Silje Figenshou Thoresen / A stick is never to short/too long
SILJE FIGENSHOU THORESEN
Silje Figenshou Thoresen participates with an artist presentation introducing her work.
Silje Figenschou Thoresen (b. 1978 in Kirkenes) is a Kven and Northern Sami artist from Kirkenes in Eastern Finnmark.
She graduated as a furniture designer and interior architect from the Bergen Academy of Art and Design and Konstfack in Stockholm. She has exhibited at among other places at Kunstnernes Hus, Kunsthall Trondheim, Sámi Dáiddaguovddáš/ the Sámi Centre for Contemporary Art in Karasjok, Liljevalchs konsthall in Stockholm and has participated at LIAF in 2017.
I grew up in a design tradition where improvisation is essential. You yourself fix the everyday problems that arise, wether this is a repair, a construction, a small object to keep the door open or a building to keep other objects stored. It might be a cage to dry reindeer hearts or a floating pier built and used by a fishing community. There is a certain flow in these objects, and materials are not changed for aestehetical reasons. If a stick is too long, you find another stick, because who knows when you’ll need that long stick. The stick might be part of a shed, then a fence, then something keeping the door shut. In between it will be stored, and when no longer useful, it will be left to rot.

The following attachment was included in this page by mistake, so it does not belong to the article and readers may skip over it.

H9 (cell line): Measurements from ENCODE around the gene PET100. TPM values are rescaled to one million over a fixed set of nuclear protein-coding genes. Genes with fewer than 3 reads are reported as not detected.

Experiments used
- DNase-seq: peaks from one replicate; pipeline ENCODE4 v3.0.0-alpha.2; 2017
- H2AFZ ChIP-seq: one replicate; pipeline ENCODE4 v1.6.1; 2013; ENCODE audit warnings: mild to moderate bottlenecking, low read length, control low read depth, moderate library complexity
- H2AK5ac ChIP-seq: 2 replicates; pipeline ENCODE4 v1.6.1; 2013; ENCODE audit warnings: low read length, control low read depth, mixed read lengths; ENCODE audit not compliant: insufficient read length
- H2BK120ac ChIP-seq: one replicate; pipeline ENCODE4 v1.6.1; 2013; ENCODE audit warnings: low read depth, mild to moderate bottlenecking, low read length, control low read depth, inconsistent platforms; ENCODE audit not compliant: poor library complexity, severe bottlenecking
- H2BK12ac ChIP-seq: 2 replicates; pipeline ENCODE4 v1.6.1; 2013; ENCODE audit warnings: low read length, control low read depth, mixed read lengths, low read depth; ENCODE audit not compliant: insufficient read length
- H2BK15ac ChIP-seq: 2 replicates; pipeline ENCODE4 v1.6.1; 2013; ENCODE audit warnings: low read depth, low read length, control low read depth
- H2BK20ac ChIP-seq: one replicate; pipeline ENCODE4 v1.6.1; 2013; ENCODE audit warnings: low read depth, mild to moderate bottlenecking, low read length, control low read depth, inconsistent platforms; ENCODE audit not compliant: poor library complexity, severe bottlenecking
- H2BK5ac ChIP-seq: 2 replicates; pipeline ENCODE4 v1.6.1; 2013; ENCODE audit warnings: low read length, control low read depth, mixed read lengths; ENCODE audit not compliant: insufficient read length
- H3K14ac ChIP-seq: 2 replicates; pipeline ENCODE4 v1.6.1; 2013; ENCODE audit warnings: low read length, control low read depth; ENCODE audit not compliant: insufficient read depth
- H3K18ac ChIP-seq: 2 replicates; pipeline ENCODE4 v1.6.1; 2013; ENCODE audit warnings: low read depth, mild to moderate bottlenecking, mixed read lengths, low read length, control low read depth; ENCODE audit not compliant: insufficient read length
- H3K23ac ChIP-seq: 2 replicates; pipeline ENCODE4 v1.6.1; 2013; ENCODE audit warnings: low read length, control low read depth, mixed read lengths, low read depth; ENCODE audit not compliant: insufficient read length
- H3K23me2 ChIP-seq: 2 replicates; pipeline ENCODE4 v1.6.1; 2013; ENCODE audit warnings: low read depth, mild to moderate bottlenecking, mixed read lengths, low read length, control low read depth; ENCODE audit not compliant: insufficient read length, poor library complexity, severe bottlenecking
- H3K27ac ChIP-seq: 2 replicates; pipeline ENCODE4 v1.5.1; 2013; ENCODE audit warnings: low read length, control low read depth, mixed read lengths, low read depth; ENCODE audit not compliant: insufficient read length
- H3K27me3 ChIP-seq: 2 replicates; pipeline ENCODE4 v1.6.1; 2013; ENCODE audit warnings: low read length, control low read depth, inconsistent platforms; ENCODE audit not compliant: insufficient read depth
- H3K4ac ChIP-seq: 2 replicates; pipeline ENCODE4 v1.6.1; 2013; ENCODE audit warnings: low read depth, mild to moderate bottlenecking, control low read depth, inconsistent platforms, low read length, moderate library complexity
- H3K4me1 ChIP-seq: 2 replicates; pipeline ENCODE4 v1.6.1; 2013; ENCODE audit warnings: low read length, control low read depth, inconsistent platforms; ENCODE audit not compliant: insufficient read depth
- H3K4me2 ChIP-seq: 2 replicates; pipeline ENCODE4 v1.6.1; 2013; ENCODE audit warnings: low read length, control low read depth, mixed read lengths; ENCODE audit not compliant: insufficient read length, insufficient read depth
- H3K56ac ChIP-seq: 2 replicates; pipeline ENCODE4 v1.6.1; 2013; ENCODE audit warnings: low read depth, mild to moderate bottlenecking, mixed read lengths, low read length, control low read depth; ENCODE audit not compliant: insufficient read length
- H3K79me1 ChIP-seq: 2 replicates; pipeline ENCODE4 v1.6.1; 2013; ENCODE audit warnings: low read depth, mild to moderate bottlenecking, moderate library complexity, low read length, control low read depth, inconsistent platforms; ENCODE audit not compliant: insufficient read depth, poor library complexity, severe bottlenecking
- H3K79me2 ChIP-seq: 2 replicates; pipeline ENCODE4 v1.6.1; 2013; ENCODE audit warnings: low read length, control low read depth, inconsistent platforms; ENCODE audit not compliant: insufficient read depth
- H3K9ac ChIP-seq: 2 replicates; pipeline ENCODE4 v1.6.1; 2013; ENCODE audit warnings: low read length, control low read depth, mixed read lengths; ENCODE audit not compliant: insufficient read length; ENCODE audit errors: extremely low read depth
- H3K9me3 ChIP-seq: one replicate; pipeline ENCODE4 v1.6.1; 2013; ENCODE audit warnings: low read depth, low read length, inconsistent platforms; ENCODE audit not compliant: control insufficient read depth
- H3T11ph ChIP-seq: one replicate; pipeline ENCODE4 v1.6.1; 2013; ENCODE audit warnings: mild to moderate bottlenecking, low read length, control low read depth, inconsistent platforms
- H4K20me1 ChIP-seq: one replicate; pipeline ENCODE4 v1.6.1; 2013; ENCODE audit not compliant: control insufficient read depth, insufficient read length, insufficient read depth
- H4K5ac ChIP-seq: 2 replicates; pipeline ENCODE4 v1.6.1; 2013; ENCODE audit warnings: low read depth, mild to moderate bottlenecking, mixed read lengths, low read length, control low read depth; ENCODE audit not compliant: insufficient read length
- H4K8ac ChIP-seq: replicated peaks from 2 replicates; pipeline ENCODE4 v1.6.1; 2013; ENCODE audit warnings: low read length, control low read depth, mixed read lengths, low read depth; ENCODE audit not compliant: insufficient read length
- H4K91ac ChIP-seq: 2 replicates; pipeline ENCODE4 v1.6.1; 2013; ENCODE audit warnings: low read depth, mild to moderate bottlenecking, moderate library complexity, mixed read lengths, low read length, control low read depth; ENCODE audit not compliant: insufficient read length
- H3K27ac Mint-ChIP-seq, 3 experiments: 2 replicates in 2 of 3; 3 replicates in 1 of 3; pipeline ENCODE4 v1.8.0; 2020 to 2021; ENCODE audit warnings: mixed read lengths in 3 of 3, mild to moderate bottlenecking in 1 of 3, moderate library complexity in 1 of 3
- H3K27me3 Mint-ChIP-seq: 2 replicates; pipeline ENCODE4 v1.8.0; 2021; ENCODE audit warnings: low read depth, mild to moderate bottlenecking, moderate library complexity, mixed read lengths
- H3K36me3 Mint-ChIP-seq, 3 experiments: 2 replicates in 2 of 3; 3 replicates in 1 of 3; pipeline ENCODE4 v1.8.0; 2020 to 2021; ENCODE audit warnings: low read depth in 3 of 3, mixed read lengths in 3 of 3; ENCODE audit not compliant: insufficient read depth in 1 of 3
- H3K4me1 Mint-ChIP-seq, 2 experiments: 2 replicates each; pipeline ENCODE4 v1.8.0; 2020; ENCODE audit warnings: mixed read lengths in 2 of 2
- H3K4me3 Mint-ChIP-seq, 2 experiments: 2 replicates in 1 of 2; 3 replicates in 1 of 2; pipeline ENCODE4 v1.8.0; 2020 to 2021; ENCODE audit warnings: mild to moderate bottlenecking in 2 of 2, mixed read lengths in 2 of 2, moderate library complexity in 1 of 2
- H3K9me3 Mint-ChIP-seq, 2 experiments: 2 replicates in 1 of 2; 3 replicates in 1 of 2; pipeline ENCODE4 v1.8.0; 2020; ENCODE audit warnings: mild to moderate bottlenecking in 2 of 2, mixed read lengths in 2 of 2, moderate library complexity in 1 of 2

The aestehetical outcome of any of these constructions are based at the materials at hand, your knowledge and your lack of knowledge, your own and your community’s skills, the season and the landscape.
This material thinking and the base of improviastion is also the base of my own work. I try to tap into this material logic, and a stick is never too long. I never screw, glue, saw, or make other permantent changes. I have no material hierarchy, teak and styrofoam has the same value, it all depends if we can work out a place for it in a construction. When an artwork is no longer needed, I take it apart and use it again. Then perhaps I reassemble the original artwork at a later occasion.